How many children did not die thanks to progress in global health?

Thanks to improvements in global health, more than 100 million children have been saved since 1990.

Declining death rates among children have been one of humanity’s most important achievements. Across the world, countries have dramatically reduced child mortality. I think we should celebrate this extraordinary achievement, using it as encouragement to reduce child mortality further.

But it can seem hard to celebrate something that is not happening. So, I wanted to turn things around. Rather than focusing on the absence of child deaths, I want to highlight the presence of people who are here today thanks to the progress in global health.

To make the millions who were saved by progress in global health visible, I am asking a simple question: how many more children would have died if the global child mortality rate had not declined?

To answer this question, we have to pick a baseline. Let’s start in 1990. If I had gone back further in time, this figure would have been even higher because the rate of child mortality was much higher in the past.

The chart shows the answer. A generation ago, in 1990, the global child mortality rate was 9.3%. The dashed purple line shows the number of children who would have died if the mortality rate had stayed constant. More than 12 million children would have died every year.

The actual number of child deaths declined to 5 million per year. This is shown by the dark red line. This was achieved because the global mortality rate of children declined to 3.7% in 2021.

The difference between the two lines shows us how many more children would have died if the world had made no progress. In total, 132 million more children would have died across these 31 years.1

In short, thanks to progress in global health since 1990, 132 million more people are alive in our world today.

Acknowledgments: I would like to thank Hannah Ritchie for her helpful comments on drafts of this essay and the visualizations.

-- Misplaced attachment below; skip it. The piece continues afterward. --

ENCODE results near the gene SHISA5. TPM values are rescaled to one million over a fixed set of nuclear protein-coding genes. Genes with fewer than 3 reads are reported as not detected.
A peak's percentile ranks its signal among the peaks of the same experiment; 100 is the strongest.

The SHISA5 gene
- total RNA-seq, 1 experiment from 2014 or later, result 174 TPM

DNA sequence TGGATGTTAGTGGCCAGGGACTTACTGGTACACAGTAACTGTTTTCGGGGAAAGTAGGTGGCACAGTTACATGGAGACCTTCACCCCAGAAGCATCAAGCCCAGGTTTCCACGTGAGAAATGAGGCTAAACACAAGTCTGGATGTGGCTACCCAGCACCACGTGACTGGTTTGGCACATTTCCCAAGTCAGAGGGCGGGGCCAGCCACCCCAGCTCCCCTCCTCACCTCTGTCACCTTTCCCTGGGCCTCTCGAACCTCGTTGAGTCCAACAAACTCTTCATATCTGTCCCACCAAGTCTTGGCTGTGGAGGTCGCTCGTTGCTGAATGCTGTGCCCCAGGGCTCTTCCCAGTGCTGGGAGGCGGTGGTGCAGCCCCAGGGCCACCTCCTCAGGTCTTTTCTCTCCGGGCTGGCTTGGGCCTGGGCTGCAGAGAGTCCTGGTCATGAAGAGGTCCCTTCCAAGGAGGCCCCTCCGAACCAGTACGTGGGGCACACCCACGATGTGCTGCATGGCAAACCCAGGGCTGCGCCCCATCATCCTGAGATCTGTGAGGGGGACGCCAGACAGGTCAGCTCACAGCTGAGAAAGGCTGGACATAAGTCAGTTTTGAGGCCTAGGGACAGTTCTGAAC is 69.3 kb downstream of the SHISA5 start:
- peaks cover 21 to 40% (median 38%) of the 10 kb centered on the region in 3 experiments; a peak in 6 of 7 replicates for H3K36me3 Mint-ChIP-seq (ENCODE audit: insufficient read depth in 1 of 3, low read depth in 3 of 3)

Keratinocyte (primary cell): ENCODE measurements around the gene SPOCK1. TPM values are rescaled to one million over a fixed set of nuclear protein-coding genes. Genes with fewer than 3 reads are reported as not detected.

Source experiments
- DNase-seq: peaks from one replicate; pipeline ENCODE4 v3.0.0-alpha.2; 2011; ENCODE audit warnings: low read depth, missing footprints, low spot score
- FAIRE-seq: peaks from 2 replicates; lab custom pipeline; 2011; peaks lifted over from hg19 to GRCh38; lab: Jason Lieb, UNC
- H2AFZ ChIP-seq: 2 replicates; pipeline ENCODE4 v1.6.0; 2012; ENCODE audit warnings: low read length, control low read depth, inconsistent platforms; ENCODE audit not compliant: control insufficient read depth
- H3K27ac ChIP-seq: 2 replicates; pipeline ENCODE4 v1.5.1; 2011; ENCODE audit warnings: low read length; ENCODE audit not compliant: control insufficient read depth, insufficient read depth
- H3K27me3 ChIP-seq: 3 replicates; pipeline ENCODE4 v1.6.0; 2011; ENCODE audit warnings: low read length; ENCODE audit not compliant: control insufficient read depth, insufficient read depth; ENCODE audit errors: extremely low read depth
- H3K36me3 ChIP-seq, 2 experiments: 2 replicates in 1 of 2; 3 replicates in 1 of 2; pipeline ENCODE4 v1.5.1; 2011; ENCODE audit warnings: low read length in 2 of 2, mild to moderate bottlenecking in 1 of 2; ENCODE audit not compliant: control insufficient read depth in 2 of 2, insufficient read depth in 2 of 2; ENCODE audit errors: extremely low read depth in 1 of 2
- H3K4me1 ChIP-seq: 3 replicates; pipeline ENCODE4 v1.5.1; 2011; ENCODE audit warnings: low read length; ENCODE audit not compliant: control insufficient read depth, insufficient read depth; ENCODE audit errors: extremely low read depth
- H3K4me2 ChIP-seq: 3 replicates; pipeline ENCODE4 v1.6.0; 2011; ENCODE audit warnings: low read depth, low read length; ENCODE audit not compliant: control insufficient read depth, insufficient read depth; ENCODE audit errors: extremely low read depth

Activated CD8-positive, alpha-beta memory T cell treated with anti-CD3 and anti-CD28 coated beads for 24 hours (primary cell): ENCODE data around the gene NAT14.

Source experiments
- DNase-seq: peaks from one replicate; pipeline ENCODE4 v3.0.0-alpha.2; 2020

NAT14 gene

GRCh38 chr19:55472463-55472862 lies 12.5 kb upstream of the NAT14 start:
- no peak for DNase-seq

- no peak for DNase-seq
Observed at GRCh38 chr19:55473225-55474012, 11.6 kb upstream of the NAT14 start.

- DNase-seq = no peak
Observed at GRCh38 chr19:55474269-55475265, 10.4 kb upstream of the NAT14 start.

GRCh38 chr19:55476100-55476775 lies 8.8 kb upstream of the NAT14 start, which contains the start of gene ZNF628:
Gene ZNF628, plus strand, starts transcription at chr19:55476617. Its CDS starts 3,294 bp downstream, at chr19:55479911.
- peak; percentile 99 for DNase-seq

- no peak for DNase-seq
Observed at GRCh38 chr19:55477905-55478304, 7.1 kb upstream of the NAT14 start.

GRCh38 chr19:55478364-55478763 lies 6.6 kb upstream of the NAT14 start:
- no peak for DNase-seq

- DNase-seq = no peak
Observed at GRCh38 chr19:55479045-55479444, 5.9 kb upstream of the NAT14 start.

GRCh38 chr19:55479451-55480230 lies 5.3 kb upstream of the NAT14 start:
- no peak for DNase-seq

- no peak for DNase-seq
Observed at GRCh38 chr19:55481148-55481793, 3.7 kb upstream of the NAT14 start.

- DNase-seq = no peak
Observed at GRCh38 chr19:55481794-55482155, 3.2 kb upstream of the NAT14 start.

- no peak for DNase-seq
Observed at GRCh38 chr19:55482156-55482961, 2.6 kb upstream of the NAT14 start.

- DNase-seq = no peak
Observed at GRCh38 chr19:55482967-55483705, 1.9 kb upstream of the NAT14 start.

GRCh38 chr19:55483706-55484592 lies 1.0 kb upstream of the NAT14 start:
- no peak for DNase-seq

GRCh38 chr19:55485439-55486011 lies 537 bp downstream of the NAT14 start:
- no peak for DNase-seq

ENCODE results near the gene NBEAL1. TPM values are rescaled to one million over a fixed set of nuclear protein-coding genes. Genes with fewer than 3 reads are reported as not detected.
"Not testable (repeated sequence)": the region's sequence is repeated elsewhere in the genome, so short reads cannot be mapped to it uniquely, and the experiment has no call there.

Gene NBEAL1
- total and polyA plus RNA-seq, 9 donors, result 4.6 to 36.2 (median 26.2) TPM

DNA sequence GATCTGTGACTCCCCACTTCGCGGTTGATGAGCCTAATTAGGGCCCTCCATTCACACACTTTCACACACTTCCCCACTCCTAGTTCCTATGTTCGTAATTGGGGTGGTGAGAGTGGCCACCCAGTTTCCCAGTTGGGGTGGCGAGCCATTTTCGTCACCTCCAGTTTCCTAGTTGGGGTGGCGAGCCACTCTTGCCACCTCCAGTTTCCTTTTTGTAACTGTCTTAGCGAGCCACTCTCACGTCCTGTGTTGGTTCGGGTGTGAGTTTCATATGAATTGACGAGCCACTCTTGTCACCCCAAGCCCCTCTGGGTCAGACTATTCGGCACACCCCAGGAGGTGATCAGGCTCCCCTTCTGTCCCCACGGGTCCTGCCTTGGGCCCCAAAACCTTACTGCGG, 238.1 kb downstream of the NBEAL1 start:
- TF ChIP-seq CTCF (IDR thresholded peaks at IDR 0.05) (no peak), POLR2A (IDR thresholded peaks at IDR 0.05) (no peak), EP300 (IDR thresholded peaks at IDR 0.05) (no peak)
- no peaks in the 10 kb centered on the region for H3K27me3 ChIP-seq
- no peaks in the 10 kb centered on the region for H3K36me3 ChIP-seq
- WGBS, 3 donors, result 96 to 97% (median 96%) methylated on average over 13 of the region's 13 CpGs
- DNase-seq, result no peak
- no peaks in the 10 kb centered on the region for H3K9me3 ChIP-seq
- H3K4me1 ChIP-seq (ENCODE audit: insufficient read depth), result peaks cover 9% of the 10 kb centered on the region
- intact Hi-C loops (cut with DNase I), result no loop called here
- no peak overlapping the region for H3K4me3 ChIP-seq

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Endnotes

1. The calculation assumes that the reduction of child mortality did not affect the number of births in the world, which is a simplification and means that my estimate of 132 million children saved is an underestimate. The actual number of children who would have died would have been even higher.

This is because if the world had truly made no progress against child mortality, some families would have likely had more children. This is due to two effects, which both have particularly terrible names in the demographic literature:

• The first effect is called "child replacement" and describes the fact that parents who experience the death of a child might deliberately decide to have an additional child to “replace” the one who died.
• The second effect is called “child hoarding." Demographers speak of hoarding when a family decides to have more births than their desired number of children to protect themselves against the possibility of future high mortality in the family.⁠ The motivation for this is best understood in contrast to the motivation for replacement. “Replacement” is the response to the experience of a child's death, while “hoarding” is the response to the expectation of future child mortality.

Both of these effects would have led to a higher number of births, and at a given rate of child mortality, this would have led to a higher number of child deaths.

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``Max Roser (2024) - “How many children did not die thanks to progress in global health?” Published online at OurWorldInData.org. Retrieved from: 'https://ourworldindata.org/children-saved-global-health' [Online Resource]``

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``````@article{owid-children-saved-global-health,
author = {Max Roser},
title = {How many children did not die thanks to progress in global health?},
journal = {Our World in Data},
year = {2024},
note = {https://ourworldindata.org/children-saved-global-health}
}``````

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